After struggling with painful lymphedema symptoms for nearly 30 years, Brenda Bohrer finds relief through a new surgical procedure performed in Baton Rouge
There are so many activities that are a big part of daily life that people take for granted. That is, they take them for granted until one day those activities become painful and difficult to do. Then seemingly simple tasks bring frustration and sadness. For 52-year-old Brenda Bohrer, lymphedema made the ordinary act of standing in line at the grocery store a painful and challenging task. But through suction-assisted protein lipectomy surgery (SAPL), she has seen a dramatically improved quality of life.
The symptoms of lymphedema first showed up for Bohrer when she was 23. She noticed her legs were swelling, but she didn’t have the money to do anything about it. A year later, she was working at a hospital as a vocational rehab counselor when one of her legs became noticeably larger than the other. A doctor she worked with sent her to the emergency room. The ER doctors dismissed her, thinking it was simply a bladder infection.
After a while, she went to a vascular doctor. That doctor told her to wear compression socks. But she wasn’t instructed on how long she needed to wear them. Her insurance didn’t cover them, and they wore out fairly quickly. She couldn’t afford new ones. She didn’t know compression needed to be maintained.
Eventually, after a series of invasive tests, she was diagnosed with lymphedema. Ten years ago, her symptoms got worse. She developed cellulitis in one leg.
“I could not walk or get out of bed,” Bohrer said.
She got a rocephin shot, which worked temporarily. But she also started noticing her other leg was swelling now, too. She spent a lot of money on different treatments. None of them worked, and she went back to compression socks. The pain remained.
“I hurt every day,” Bohrer said. “I couldn’t stand for any period of time. I would have to quickly find a chair.”
Not only did Bohrer have problems with pain and everyday activities, her swollen legs stood out on her petite 5-foot- 0, 106-pound frame.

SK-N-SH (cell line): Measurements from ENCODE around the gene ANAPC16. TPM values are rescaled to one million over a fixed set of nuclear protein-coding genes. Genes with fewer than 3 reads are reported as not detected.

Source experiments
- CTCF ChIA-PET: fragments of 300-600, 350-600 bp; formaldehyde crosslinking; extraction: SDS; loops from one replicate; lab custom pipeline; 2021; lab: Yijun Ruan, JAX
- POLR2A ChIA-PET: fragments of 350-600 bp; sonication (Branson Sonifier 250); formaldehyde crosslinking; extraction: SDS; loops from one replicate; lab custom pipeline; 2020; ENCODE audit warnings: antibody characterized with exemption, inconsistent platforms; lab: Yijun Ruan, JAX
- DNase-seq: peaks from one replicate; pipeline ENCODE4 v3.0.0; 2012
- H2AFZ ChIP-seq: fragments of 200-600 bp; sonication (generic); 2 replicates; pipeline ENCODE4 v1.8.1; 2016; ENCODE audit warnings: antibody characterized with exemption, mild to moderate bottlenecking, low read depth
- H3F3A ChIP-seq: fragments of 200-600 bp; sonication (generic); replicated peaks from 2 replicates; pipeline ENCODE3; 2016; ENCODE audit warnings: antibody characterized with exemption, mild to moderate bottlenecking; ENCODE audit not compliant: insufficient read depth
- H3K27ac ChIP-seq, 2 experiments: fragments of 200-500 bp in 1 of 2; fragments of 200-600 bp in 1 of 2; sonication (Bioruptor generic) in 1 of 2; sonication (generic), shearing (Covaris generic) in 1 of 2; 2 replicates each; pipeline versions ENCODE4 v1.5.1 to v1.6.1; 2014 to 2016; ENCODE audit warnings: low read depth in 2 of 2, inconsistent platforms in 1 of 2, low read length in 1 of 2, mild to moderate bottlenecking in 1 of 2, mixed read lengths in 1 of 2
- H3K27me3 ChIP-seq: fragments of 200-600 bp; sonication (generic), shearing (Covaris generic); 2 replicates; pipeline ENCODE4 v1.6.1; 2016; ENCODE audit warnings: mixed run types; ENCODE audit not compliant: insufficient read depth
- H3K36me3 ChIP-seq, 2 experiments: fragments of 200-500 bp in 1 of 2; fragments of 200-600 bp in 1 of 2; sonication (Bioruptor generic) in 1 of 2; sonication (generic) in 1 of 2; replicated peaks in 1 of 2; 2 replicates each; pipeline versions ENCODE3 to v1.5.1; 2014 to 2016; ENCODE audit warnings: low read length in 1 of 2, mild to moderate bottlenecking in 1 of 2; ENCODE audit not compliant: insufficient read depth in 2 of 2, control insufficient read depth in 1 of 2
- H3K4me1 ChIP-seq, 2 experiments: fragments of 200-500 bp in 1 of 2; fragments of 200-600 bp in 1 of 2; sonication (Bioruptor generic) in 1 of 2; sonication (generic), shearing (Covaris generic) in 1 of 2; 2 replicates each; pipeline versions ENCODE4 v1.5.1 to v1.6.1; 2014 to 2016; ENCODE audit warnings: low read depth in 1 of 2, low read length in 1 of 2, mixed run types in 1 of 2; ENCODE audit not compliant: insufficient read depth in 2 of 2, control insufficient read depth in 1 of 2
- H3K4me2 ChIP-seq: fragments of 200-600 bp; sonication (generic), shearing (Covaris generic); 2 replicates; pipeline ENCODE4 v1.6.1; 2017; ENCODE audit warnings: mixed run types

This continued until 2019. When she was getting ready to pick up her daughter from the airport one day, Bohrer felt the pain of cellulitis coming on. She went to the ER for rocephin shot. This time, the effects of the shot faded within 24 hours. She noticed her one leg was “crawfish red.” She was in serious pain and shivering intensely. She went to urgent care for a second rocephin shot, and this one had better results.
But in February 2020, the extreme pain and shivering returned. Bohrer thought she might have just had the flu, but noticed the crawfish red coloring in her legs. Again, she turned to urgent care for a rocephin shot. This time, the shot’s effects didn’t even last 24 hours. By the time Bohrer returned home from urgent care, her legs turned red again. She packed a bag and headed to the ER, which led to a six-day stay in the hospital.
Things turned around for Borher when she went to Baton Rouge General’s Lymphedema Clinic. There, she met Dr. Dhaval Adhvaryu, who told her of a new procedure he recently studied in Switzerland. This procedure was SAPL. Soon, Bohrer began seven months of preparation for the SAPL procedure. The prep included new, customized compression for her legs. SAPL is similar to liposuction in that it removes diseased fat tissue to improve lymphatic flow and reduce swelling. When Dr. Adhvaryu performed the procedure on Bohrer, he removed a liter of diseased tissue from her leg.
The difference was noticeable immediately.
“When I got out of surgery, the first thing my daughter said was ‘Oh my God, your leg is so skinny!’” Bohrer said.
Bohrer said the surgery is not meant to be a cure, but it has been a significant improvement for her. The lymphedema was at stage two; now it is back to stage one.
“It’s a feeling of relief,” Bohrer said. “My ability to stand has improved greatly.”
Bohrer gives all credit to Dr. Adhvaryu, who she said has an encyclopedic knowledge of the lymphatic system.
“I feel so grateful that my doctor took an interest in me,” Bohrer said.